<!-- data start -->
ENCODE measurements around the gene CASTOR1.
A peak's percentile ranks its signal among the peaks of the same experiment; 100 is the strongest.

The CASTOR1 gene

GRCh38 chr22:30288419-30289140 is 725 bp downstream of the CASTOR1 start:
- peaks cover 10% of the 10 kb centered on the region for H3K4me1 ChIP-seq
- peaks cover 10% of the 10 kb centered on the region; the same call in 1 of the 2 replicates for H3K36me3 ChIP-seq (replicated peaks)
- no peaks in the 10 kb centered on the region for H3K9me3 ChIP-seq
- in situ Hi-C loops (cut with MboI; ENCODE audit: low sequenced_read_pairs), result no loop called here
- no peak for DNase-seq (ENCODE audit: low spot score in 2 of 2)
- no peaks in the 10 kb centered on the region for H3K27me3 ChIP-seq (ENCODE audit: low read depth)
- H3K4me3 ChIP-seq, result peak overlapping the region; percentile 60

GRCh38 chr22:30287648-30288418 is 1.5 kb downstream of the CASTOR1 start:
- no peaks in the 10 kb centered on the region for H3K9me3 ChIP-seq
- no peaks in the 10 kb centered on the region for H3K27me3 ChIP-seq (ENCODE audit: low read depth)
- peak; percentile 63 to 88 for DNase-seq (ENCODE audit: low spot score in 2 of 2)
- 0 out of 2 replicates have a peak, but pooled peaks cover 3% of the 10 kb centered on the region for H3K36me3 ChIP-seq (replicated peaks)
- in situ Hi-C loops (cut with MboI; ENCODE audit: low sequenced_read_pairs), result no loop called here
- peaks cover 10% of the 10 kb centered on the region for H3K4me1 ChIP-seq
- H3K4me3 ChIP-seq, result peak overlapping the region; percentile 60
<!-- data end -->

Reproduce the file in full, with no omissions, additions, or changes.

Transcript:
ENCODE measurements around the gene CASTOR1.
A peak's percentile ranks its signal among the peaks of the same experiment; 100 is the strongest.

The CASTOR1 gene

GRCh38 chr22:30288419-30289140 is 725 bp downstream of the CASTOR1 start:
- peaks cover 10% of the 10 kb centered on the region for H3K4me1 ChIP-seq
- peaks cover 10% of the 10 kb centered on the region; the same call in 1 of the 2 replicates for H3K36me3 ChIP-seq (replicated peaks)
- no peaks in the 10 kb centered on the region for H3K9me3 ChIP-seq
- in situ Hi-C loops (cut with MboI; ENCODE audit: low sequenced_read_pairs), result no loop called here
- no peak for DNase-seq (ENCODE audit: low spot score in 2 of 2)
- no peaks in the 10 kb centered on the region for H3K27me3 ChIP-seq (ENCODE audit: low read depth)
- H3K4me3 ChIP-seq, result peak overlapping the region; percentile 60

GRCh38 chr22:30287648-30288418 is 1.5 kb downstream of the CASTOR1 start:
- no peaks in the 10 kb centered on the region for H3K9me3 ChIP-seq
- no peaks in the 10 kb centered on the region for H3K27me3 ChIP-seq (ENCODE audit: low read depth)
- peak; percentile 63 to 88 for DNase-seq (ENCODE audit: low spot score in 2 of 2)
- 0 out of 2 replicates have a peak, but pooled peaks cover 3% of the 10 kb centered on the region for H3K36me3 ChIP-seq (replicated peaks)
- in situ Hi-C loops (cut with MboI; ENCODE audit: low sequenced_read_pairs), result no loop called here
- peaks cover 10% of the 10 kb centered on the region for H3K4me1 ChIP-seq
- H3K4me3 ChIP-seq, result peak overlapping the region; percentile 60